Finding Home: How to Find the Yoga Studio for You

It’s so hard to start something new. It’s also hard to re-start something, especially in a new place.

If you are wanting to start yoga and are trying to decide how to find the right studio for you, this is for you. If you have relocated to a new place and haven’t yet found a new “home,” this is also for you. These are my suggestions; I hope they are helpful. Everyone should have a safe and sacred place to practice.

1. Get a mat.

Yes, most studios have mats that you can borrow or rent for a small fee, but I think you will feel more relaxed and at home if you have your own mat. (Plus, you can avoid wondering during the entire practice who used that mat prior and whether or not they cleaned it after class.)

Bringing your own mat eliminates something to worry about. What if they don’t have any mats or don’t have any left. How much more will it be to rent a mat, and how expensive will that make this class? What if they are all really thin mats? What if they are all really thick mats that slide when I use it, but I’m stuck with it anyway? How do I ask about mat rental? Do I ask if it is free or if I have to pay? You get the idea.

It also makes everything else consistent. You wouldn’t, for example, want to pick a studio as your home studio simply because of the mats they have to use. You can get a mat. You will use the same mat at each studio, so you can compare the studios more equally. Plus, you will at least become more and more comfortable with your mat even as you move from studio to studio looking for a place to land. There’s something comforting about that.

Need a recommendation? I always steer people to the middle of the road – not the cheapest mat you can find at Walmart, but maybe also not a Manduka mat to start out. The Gaiam mats are a nice, fairly durable and inexpensive mat that seem to be universally enjoyed. If you begin practicing more than once or twice a week you may want to upgrade, but until then this type of mat will get you started and be a comfortable mat. If you are wanting to upgrade your mat, Jade mats and Manduka mats are my favorite.

2. Don’t wait. Practice now, at home.

It becomes easier to walk into a studio if you feel like you have a practice of some sort. It can be intimidating to have your first yoga class in a group class at a studio. Some people can do that, but I couldn’t and didn’t. I was too nervous and insecure about my own abilities and felt like I didn’t know the names of poses, etc.

YouTube to the rescue. There are a million and one (if not more) yoga videos on YouTube. Try several. See if there is a teacher you like or a style. Try all sorts of videos. This will help you not only to feel more comfortable with your own practice before walking into a studio, but it will also give you a stronger sense of what type of classes you might enjoy most. (Feel free to search for my videos as I am also part of the millions of yoga videos — Yoga with TG.)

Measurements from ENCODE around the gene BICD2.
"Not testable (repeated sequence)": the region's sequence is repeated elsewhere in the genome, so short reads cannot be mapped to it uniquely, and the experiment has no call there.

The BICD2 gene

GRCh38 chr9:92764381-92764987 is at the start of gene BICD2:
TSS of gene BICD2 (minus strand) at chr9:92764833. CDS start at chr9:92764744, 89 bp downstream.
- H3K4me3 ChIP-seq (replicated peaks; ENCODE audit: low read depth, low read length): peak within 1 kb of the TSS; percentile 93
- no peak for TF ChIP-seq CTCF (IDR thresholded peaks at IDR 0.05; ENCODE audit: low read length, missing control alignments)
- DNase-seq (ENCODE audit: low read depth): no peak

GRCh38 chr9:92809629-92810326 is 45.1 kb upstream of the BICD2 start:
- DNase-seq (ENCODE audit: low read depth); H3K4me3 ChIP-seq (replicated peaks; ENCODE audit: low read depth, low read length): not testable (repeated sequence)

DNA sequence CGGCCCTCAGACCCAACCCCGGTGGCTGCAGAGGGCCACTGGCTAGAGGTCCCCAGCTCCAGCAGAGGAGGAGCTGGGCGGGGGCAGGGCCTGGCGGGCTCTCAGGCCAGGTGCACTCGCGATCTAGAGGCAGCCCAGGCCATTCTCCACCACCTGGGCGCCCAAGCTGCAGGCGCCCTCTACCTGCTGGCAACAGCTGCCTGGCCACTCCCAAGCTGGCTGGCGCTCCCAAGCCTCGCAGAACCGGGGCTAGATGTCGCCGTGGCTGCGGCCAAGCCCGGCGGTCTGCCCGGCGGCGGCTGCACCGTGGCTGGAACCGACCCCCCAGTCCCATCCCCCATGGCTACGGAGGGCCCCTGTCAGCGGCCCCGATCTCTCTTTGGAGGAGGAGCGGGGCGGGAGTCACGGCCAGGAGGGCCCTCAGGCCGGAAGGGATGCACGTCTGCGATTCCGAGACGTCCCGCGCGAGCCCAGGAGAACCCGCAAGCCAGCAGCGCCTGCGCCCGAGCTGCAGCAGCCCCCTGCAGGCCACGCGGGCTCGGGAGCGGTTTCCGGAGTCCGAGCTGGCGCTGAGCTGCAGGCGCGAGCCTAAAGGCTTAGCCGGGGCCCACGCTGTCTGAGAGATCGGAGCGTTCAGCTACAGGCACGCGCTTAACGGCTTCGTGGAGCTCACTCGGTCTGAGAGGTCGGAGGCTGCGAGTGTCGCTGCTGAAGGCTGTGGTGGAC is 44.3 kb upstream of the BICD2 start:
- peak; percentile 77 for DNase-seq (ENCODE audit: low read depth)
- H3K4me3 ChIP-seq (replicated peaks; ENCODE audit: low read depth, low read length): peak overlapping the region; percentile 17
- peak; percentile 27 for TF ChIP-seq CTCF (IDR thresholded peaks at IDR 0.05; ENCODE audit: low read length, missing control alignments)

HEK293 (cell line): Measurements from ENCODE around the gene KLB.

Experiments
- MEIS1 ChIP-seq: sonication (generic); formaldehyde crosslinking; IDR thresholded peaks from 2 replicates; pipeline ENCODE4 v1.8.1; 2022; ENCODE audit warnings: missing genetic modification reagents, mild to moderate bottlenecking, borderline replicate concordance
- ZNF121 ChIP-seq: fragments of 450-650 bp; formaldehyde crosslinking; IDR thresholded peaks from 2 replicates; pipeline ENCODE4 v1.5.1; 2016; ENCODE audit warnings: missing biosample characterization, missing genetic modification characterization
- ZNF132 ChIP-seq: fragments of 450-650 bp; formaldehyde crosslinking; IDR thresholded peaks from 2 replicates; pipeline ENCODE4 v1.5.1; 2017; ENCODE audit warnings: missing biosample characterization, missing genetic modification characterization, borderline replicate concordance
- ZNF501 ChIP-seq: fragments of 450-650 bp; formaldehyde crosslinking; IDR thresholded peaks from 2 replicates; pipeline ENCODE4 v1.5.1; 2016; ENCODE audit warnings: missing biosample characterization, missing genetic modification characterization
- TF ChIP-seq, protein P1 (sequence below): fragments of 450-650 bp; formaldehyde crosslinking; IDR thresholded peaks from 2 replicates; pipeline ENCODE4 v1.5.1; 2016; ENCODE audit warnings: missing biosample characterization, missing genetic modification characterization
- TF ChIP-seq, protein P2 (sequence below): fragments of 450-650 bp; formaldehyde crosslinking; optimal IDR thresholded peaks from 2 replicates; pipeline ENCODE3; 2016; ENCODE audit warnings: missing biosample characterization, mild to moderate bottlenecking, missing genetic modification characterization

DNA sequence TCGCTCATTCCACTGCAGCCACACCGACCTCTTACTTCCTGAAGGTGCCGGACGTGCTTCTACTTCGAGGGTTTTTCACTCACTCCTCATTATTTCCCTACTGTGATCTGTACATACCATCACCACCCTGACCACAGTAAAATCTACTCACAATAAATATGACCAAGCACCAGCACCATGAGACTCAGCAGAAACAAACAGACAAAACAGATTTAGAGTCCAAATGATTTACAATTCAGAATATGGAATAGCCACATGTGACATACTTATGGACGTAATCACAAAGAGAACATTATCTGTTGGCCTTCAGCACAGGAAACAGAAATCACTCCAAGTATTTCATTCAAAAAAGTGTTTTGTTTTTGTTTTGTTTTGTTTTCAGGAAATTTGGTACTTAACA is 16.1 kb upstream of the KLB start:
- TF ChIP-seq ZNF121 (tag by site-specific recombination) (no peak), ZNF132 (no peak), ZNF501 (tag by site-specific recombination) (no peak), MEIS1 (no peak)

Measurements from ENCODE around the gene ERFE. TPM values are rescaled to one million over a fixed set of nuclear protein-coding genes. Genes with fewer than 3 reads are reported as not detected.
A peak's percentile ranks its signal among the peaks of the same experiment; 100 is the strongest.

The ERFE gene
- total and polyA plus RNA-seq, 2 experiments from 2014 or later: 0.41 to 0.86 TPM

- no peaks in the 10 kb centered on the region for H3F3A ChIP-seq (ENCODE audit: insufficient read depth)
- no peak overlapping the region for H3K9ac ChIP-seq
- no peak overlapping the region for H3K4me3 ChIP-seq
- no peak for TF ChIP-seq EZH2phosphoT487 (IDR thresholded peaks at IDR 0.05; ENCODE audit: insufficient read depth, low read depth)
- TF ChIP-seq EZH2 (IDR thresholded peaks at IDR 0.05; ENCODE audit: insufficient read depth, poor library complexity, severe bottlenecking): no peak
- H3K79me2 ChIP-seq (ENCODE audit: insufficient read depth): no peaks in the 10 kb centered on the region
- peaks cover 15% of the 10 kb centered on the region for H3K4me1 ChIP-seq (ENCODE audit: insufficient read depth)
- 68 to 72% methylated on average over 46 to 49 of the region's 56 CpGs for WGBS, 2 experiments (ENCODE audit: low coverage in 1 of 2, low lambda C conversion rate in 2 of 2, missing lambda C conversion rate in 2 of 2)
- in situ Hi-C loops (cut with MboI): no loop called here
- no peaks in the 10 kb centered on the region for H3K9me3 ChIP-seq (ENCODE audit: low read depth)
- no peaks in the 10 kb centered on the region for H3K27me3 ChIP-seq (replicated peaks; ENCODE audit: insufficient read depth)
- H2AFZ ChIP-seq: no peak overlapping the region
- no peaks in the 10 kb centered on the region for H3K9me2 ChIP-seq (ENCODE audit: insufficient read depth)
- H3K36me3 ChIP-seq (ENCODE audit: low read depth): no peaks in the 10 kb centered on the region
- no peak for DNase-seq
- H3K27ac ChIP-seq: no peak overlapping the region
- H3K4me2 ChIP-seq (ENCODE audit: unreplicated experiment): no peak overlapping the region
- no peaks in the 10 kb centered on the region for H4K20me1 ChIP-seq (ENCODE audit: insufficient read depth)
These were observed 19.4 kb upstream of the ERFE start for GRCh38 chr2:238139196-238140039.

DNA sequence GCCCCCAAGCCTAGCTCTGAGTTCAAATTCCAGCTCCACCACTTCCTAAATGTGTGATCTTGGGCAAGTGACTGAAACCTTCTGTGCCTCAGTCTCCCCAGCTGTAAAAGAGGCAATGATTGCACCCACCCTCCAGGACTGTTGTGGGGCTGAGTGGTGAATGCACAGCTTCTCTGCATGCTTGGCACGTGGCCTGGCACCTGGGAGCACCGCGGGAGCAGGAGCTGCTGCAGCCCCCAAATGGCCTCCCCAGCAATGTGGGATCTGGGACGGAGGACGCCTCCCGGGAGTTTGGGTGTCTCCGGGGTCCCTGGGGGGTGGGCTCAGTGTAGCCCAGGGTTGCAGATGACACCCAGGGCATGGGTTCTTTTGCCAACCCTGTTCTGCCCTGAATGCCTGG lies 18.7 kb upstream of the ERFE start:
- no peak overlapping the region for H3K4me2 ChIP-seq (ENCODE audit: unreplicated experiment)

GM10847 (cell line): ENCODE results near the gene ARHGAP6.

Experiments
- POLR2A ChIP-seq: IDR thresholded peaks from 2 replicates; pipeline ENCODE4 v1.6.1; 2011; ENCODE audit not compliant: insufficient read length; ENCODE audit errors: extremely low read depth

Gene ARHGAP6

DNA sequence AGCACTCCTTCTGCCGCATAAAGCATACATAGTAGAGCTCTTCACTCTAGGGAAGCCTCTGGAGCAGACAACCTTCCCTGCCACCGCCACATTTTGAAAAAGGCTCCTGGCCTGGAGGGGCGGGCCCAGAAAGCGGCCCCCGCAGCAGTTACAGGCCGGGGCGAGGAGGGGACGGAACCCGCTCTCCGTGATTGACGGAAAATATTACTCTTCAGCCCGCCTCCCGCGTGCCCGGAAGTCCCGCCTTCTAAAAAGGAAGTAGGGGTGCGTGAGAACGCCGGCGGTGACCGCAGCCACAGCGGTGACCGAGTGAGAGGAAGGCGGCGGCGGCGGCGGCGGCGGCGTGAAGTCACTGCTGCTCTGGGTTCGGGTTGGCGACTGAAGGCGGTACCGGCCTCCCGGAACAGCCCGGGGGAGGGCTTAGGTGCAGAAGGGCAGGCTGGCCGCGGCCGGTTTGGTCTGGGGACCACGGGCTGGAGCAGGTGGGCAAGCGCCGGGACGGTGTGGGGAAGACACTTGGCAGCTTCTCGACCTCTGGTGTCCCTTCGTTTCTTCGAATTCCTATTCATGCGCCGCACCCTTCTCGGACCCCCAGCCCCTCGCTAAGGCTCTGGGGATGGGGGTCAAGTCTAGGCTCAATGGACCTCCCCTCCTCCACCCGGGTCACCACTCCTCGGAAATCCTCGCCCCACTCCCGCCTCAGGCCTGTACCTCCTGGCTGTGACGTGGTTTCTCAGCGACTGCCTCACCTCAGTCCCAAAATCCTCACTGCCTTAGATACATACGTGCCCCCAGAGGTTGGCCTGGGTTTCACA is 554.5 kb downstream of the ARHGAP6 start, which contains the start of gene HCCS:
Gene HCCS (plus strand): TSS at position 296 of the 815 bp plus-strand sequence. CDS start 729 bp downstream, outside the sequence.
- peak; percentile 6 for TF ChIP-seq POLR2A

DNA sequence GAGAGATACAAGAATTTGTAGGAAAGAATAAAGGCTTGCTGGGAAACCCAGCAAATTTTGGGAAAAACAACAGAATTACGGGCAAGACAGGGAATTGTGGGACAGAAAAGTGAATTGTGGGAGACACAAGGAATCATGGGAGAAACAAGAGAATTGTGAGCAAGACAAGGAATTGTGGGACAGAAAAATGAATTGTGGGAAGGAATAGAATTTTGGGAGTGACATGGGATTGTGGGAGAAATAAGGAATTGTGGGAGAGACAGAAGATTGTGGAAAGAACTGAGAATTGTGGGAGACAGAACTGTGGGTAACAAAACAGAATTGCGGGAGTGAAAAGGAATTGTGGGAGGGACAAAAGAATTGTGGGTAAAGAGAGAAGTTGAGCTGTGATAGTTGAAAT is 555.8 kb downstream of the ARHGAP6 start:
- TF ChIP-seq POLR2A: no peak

It also gives you time to break in that new mat!

3. Ask around

With social media this is easier than ever. You can ask for recommendations and see what studios people recommend. Depending on the type of friend someone is you might be able to get even more info about a studio’s atmosphere or what classes are best or recommended, etc.

This is a good starting point for your research. Take the list given to you by your friends, and maybe make note of how many times a studio was recommended. If 50 people recommend the same studio, that might be a good sign that it is a place to try and to try first. BUT don’t sign up for a membership just based on the fact that a lot of your friends like the place; you need to make sure it works for and fits you.

It’s also a good idea to follow the social media pages of the studios recommended to you so that you catch deals or special workshops or free community classes they might offer that you might want to try. Even after you find a “home studio,” you might still want to try a special class or workshop offered by another studio. For example, sometimes a studio will offer a special session of outdoor yoga during the summer at a park. Feel free to follow all the studios in your area.

4. Research

Taking the list of recommendations, begin looking at each studio’s (or each yogi’s) websites and/or social media pages. See what they say about themselves, how they describe themselves, where they are in comparison to you (just around the block or 30-minutes away), what type of environment they use (heated studios, etc), what their schedule looks like.

This is an important step to maybe prioritize the order you might try studios with the hope of finding your studio sooner rather than later. How you prioritize your list will depend on what is most important to you. A few things come to mind that might impact your decision:

1. Location

2. Schedule

3. Types of classes/studio environment

Location is important because if it is a difficult or long trek to get to the studio from your home or from your work, it becomes less likely you will actually go.

Schedule is similarly important because a studio with 10 classes that fit in your schedule each week is maybe better than a studio with only one. If you can’t make it that week you are out of luck. Of course, if you do find that one instructor you love and that perfect class that makes you feel all the yoga feels, then that is an exception. 🙂